Area residents know a change in a city project when they see it.
When the Wild Monk gastro pub opened at 51 S. First St. in St. Charles a couple of weeks ago, it represented a noticeable change from the Prasino restaurant previously in that location.
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But any sort of development along First Street gets a fair amount of attention these days, mainly because it is the city's most ambitious downtown facelift ever.
The structures envisioned as part of the project's next phase have been put on hold because of the poor economy of the past several years.
The drawings of another five-story building with condominiums and more retail locations were impressive, but the city's decision earlier this year to scrap that concept may actually give the project's next phase a much-needed shot in the arm.
The new plan calls for rental units for the residential and retail segments, rather than selling condos and retail space. The city can opt for condo sales in the future, but for now it needed a way to get the First Street vision back in focus.
Restaurants will come and go, as they always have. But the commitment to a huge apartment and retail complex carries a significant amount of weight for the city. It was probably a blessing in disguise that structures weren't built before the economy went south.
Walk for river: The Fox River has been so low and dry this year, it deserves something good -- like a 5K Run and Walk fundraiser for continuing work along the Bob Leonard Walkway in St. Charles.
The River Corridor Foundation has transformed that former riverbank eyesore into a thing of beauty in honor of Leonard, a former foundation member and huge supporter of all things Fox River.
The event takes place at 8 a.m. Saturday, Aug. 11, in Pottawatomie Park, with registration starting at 7 a.m. If you haven't done so, sign up at the stcrivercorridor.org website.
Kids 4 years to 11 years can participate in the Turtle Hurdle obstacle course. And guess who sponsors that? Think turtle sundaes. Yes, Colonial Café.
More sensible costs: My note a couple of weeks ago about keeping local taxes sensible when people are facing tough financial times sparked supportive reader comments.
Basically, I felt that if your income and home value is down, your taxes should not shoot up. Unfortunately, they do. And the schools make them go up significantly.
One reader said the airlines serves as a good example of an industry that had to change when deregulation occurred in the 1980s. Some changed their business models to address costs and wages in order to survive. Others did not and folded.
Unfortunately, government agencies and government unions have never been forced to deal with the economic realities of a competitive world, the reader said.
Another reader made the analogy that the property tax system is similar to an employee saying, "Boss, I know our company has been losing sales and revenue. You can't fire me and I really need a new house. I'm taking a raise."
It's not entirely parallel, but the analogy isn't entirely off base, the reader said.
Lanes galore: It appears the new intersection at Fabyan Parkway and Randall Road is finally completed. All of the lanes and markings give the impression you are on a checkerboard, but otherwise it looks like traffic flow should be pretty decent through that busy area.
However, the extra lane on Randall when traveling north past Fabyan toward Gleneagle Drive is somewhat confusing because it doesn't last long. It looks like the designers didn't want those turning right on Gleneagle to use that lane all of the way. So drivers continuing along Randall have to make a quick merge to the left, which is always a fairly tricky proposition.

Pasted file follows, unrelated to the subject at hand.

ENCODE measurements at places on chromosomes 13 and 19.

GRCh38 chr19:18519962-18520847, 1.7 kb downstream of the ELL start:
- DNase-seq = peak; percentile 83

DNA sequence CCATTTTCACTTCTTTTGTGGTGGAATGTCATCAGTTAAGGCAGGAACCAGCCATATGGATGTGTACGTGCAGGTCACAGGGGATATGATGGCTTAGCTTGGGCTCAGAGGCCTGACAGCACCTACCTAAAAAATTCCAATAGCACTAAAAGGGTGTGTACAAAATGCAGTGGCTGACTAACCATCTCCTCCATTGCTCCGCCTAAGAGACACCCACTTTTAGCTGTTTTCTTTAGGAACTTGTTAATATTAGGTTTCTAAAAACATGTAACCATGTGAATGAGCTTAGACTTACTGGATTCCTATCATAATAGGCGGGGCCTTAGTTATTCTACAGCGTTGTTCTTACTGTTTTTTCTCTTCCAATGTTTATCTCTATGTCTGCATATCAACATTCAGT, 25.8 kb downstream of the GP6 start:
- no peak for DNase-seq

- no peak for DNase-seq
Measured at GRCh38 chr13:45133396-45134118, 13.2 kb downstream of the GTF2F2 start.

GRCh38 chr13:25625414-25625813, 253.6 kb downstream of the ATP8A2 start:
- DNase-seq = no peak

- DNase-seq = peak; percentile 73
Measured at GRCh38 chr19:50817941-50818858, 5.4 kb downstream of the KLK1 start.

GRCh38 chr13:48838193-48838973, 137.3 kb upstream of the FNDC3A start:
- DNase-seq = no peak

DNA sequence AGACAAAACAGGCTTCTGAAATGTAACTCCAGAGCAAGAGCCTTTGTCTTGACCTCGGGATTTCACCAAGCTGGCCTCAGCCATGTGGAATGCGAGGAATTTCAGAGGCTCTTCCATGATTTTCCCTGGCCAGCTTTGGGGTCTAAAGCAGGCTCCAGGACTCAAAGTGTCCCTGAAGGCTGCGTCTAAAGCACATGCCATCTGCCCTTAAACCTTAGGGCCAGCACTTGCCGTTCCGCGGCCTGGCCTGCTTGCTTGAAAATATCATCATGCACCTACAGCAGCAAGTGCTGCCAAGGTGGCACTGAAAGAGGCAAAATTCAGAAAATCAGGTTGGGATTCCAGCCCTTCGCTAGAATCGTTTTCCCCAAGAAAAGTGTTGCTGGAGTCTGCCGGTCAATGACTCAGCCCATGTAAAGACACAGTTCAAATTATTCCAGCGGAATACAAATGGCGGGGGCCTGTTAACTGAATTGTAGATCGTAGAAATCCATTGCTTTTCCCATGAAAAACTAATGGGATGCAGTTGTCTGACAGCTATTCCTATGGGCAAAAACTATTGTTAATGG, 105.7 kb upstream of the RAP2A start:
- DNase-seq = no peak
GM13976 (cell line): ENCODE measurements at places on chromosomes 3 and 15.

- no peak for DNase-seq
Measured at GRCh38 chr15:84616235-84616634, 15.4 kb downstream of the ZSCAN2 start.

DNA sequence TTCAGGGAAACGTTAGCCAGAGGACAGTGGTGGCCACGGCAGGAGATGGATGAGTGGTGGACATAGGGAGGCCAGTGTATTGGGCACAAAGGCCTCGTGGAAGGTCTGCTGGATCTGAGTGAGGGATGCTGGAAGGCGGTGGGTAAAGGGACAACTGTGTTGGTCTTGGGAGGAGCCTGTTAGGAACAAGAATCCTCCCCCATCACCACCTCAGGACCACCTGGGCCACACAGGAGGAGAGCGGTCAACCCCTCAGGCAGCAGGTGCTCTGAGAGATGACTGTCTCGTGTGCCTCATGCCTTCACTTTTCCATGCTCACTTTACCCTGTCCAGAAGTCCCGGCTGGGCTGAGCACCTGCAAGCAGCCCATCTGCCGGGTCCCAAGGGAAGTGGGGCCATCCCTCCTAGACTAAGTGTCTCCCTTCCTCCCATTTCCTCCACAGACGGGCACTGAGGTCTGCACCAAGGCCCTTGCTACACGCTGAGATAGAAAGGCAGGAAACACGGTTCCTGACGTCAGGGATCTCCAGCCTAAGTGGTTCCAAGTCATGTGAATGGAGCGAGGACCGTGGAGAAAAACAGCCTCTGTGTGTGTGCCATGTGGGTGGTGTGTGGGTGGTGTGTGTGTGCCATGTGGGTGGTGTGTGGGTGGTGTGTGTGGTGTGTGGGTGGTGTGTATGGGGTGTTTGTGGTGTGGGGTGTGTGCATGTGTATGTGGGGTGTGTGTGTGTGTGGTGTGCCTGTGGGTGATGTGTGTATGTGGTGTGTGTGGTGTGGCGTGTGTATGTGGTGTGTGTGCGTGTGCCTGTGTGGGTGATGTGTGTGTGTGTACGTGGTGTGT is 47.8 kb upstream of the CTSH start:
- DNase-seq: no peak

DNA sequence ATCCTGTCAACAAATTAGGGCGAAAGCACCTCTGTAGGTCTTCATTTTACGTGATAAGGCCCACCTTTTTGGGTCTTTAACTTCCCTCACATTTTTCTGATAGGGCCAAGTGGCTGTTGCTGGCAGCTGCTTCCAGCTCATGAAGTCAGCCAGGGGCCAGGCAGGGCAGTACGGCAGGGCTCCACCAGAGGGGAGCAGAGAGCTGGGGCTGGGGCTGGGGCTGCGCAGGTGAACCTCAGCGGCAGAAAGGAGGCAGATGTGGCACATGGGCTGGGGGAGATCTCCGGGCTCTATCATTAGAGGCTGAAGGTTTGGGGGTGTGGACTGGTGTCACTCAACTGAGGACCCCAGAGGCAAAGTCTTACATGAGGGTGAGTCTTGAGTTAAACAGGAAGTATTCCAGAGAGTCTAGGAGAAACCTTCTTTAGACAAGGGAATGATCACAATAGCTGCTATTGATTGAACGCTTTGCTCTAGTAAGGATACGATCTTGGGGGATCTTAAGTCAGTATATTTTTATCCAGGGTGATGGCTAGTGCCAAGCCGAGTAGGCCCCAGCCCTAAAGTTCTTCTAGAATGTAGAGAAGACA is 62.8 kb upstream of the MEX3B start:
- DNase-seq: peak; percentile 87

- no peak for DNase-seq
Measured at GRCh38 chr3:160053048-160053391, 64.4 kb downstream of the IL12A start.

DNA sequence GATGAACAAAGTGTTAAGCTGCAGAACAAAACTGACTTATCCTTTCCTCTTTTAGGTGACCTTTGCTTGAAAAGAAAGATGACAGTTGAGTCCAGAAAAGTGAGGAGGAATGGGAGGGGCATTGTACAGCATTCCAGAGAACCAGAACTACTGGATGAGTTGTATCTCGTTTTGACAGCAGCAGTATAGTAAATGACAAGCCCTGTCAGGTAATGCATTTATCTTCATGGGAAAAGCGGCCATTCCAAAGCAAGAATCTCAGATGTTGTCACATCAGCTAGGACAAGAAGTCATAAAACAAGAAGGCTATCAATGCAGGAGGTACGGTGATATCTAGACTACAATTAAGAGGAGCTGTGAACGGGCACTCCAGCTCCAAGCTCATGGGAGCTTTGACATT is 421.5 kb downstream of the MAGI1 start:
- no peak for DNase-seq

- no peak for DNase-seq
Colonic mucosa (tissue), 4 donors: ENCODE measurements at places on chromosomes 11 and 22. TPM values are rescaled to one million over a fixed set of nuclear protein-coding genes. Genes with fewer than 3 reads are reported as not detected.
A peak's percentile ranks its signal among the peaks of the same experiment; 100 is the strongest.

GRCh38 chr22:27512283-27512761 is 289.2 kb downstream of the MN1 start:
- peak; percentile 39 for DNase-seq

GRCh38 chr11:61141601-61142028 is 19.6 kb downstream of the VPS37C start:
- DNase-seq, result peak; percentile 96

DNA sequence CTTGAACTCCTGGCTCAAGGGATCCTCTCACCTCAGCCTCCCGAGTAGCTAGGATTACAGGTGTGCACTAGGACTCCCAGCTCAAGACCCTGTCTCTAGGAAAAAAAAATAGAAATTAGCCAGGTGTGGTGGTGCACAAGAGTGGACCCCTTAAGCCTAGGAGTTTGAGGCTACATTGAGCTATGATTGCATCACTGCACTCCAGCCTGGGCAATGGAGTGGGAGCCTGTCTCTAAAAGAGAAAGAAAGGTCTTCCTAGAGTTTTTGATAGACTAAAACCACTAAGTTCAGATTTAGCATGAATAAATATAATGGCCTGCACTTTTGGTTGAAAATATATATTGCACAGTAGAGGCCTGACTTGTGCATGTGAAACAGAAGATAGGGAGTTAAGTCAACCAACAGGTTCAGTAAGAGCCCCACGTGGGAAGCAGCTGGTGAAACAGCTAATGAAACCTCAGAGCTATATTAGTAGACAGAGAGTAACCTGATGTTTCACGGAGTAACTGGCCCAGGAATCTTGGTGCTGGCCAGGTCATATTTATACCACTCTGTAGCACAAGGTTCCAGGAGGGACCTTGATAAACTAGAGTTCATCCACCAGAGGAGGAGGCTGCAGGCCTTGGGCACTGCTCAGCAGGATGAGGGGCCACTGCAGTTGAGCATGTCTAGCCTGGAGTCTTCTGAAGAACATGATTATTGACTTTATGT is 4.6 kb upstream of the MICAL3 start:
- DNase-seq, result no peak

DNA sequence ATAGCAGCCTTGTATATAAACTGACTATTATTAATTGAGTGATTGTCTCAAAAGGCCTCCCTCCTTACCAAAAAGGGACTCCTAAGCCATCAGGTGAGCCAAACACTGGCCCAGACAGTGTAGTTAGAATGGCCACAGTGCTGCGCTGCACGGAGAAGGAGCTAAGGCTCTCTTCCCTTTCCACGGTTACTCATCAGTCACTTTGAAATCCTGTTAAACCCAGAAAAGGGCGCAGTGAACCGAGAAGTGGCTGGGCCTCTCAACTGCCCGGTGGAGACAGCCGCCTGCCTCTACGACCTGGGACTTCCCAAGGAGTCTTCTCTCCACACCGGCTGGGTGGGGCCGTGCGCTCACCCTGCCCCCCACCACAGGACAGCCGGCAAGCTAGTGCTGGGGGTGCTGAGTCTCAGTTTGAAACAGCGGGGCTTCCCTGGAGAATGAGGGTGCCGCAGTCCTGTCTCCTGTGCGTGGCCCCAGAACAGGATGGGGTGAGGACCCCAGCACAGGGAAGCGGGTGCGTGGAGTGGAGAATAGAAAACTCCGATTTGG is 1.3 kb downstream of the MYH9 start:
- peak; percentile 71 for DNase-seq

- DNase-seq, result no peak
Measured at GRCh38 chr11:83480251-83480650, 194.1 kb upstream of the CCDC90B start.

Talent galore: Just about everyone has talent these days, it seems. Or at least, the "got talent" premise works for fundraisers, special events and simply as a way to showcase young people doing something they enjoy.
The latest to jump on the bandwagon is the "Campton's Got Talent" search, which starts with preliminary rounds at 4 p.m. Sunday, Aug. 12 and at 6 p.m. Aug. 14 at the Old Towne Pub in Wasco.
Contestants will compete for a chance at the finale, set as part of the second annual United Fall Fest on Sept. 8 at the Congregational United Church of Christ in St. Charles.
Those interested in entering for a $20 fee can find more information and entry forms online at unitedfallfest.com under the "talent" link.
Celebrities galore: It's quite likely our most recent celebrities aren't even around Geneva any longer, considering they both have demanding occupations.
Readers who recently learned that Chicago Bears middle linebacker Brian Urlacher and TV star Jenny McCarthy have been living together in Geneva asked me why I haven't shared that news. It does fit the "Talk of the Town" criteria, but I figured it was similar to when Brian Wilson of Beach Boys fame lived in St. Charles for years.
I'd like to think those of us in the Tri-Cities prefer to leave celebrities alone and let them enjoy their stay here.
The area has had glimpses of numerous stars because of the Arcada Theater in St. Charles. The late Davy Jones of Monkees fame walked around our towns on more than one occasion, and of course, it's been said that Paul McCartney visited Wilson here and spent time at the Hotel Baker.
Residents spotted Dallas Cowboys owner Jerry Jones yucking it up one night at McNally's in St. Charles, and a couple of years ago actor Russell Crowe was spotted in Batavia and along our bike trails. Of course, Tom Hanks was in town several years ago when filming "Road to Perdition."
As for McCarthy and Urlacher, they are more than welcome to stay in Geneva and call it their permanent home. Other than that, I hope McCarthy continues to make funny TV shows and Urlacher helps the Bears win the Super Bowl.